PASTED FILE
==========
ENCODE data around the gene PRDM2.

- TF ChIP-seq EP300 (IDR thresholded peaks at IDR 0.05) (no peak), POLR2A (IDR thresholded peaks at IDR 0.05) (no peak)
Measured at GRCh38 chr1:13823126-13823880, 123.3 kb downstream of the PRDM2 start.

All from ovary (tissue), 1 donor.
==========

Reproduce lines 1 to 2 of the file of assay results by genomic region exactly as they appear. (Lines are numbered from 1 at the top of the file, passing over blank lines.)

ENCODE data around the gene PRDM2.

- TF ChIP-seq EP300 (IDR thresholded peaks at IDR 0.05) (no peak), POLR2A (IDR thresholded peaks at IDR 0.05) (no peak)